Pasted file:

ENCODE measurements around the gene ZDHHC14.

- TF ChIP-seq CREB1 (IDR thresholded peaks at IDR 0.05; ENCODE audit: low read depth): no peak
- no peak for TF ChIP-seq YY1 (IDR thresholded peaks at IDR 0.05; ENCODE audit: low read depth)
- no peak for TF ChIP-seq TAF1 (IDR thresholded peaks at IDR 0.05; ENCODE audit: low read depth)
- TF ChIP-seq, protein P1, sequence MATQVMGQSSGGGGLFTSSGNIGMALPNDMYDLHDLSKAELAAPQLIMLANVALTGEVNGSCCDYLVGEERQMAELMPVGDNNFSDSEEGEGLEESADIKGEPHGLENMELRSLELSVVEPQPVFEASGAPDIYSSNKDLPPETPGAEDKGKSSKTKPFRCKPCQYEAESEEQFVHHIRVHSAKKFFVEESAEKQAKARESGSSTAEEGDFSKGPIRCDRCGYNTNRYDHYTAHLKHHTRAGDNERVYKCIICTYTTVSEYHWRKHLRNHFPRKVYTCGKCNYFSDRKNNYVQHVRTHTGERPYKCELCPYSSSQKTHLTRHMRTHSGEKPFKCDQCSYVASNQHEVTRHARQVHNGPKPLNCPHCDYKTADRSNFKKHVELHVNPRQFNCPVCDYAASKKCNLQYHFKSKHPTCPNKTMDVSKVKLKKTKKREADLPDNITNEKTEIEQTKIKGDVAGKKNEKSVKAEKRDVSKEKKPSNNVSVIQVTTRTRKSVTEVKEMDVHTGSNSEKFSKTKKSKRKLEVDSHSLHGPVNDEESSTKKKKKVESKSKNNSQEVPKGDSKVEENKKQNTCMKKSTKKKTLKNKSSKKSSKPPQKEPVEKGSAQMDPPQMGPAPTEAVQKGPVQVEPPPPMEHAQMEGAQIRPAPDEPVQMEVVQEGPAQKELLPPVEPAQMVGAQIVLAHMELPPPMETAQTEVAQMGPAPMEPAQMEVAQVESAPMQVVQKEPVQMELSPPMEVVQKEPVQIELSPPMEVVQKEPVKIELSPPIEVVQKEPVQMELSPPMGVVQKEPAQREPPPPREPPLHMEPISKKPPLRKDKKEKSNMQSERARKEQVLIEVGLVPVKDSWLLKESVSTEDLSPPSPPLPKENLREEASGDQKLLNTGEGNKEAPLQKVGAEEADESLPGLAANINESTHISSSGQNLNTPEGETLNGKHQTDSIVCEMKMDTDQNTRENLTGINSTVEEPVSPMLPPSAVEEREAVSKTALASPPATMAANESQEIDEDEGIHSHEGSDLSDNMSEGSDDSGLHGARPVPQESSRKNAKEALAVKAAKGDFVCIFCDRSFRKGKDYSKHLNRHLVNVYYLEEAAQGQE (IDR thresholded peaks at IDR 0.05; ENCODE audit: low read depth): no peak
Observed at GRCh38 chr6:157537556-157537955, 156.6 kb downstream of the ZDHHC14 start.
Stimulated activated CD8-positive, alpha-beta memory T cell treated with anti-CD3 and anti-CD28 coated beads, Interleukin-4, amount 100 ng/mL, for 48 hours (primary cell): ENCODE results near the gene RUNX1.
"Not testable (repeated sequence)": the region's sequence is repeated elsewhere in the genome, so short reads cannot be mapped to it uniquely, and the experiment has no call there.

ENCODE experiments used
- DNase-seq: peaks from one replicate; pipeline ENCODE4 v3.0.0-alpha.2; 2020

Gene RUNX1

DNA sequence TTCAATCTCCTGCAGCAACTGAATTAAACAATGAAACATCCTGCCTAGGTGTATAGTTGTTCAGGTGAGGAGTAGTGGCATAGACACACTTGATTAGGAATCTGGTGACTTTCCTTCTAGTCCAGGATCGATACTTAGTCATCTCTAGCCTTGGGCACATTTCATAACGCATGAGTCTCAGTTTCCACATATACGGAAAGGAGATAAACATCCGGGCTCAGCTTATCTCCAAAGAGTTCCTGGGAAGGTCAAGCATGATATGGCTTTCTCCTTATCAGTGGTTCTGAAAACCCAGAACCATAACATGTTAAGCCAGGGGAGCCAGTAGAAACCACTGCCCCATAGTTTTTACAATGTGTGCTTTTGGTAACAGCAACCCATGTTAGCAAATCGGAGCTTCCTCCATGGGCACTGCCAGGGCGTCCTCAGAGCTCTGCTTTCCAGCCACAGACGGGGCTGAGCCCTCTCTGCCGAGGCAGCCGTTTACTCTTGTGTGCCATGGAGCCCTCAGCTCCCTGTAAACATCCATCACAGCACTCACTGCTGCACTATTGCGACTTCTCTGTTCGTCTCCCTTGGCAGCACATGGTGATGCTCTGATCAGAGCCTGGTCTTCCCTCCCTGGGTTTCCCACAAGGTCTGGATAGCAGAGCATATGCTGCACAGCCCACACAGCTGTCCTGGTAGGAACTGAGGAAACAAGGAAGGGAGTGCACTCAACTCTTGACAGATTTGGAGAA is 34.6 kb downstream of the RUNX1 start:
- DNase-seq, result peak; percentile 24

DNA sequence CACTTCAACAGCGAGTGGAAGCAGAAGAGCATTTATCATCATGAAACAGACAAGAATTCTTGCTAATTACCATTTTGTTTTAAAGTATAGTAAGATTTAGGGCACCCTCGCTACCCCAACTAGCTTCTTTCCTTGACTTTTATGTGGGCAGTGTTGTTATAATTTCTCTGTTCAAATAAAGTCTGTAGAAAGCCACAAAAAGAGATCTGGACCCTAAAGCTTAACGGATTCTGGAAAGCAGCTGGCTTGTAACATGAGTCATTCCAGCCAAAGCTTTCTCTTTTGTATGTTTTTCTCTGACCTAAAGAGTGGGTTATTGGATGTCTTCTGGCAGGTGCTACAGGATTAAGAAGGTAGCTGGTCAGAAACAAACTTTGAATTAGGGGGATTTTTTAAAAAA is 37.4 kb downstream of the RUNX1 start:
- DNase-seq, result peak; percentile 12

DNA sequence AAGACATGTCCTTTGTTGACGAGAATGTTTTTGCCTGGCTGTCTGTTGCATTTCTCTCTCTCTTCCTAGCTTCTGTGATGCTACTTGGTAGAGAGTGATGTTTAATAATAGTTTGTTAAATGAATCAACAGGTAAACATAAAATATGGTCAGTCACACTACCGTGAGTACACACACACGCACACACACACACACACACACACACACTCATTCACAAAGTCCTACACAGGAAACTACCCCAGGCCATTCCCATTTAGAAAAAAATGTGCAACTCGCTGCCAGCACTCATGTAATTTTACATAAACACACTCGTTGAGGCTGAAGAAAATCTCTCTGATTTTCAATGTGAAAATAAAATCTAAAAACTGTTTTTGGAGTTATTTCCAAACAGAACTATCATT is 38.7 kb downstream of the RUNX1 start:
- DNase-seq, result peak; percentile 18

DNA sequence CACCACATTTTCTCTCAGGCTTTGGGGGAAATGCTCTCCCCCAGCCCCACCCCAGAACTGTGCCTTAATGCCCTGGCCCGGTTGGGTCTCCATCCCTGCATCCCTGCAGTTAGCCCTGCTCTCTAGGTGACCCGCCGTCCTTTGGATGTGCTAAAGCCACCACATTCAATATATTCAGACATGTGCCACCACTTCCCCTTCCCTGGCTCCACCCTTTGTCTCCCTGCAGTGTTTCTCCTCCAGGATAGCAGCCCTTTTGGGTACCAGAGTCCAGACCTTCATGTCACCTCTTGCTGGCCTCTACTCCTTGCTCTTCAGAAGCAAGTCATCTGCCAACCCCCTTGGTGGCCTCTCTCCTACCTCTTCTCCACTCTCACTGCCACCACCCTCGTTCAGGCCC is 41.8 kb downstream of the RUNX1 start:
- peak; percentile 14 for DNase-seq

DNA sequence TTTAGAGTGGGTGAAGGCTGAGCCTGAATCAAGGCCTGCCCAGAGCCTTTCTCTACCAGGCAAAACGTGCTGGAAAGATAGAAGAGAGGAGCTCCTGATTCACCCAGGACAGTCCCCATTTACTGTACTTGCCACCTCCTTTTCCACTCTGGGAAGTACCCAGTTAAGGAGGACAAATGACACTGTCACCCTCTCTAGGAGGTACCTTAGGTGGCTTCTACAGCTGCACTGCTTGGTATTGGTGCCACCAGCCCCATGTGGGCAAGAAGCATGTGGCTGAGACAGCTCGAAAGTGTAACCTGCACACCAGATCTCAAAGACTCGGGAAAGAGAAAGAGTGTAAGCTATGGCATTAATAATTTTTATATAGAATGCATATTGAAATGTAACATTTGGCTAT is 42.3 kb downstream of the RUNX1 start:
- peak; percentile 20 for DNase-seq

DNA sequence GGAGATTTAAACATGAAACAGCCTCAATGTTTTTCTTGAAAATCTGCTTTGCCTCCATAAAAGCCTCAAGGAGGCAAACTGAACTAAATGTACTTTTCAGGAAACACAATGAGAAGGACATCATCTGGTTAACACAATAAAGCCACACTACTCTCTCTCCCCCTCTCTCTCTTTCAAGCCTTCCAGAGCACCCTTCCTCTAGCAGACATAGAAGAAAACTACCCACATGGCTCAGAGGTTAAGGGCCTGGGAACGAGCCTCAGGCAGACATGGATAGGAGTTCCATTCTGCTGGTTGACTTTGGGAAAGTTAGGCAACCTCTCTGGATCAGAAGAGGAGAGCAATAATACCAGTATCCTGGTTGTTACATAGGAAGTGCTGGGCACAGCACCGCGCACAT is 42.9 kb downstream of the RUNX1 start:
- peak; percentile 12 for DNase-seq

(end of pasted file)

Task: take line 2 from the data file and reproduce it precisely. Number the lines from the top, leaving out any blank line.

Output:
- TF ChIP-seq CREB1 (IDR thresholded peaks at IDR 0.05; ENCODE audit: low read depth): no peak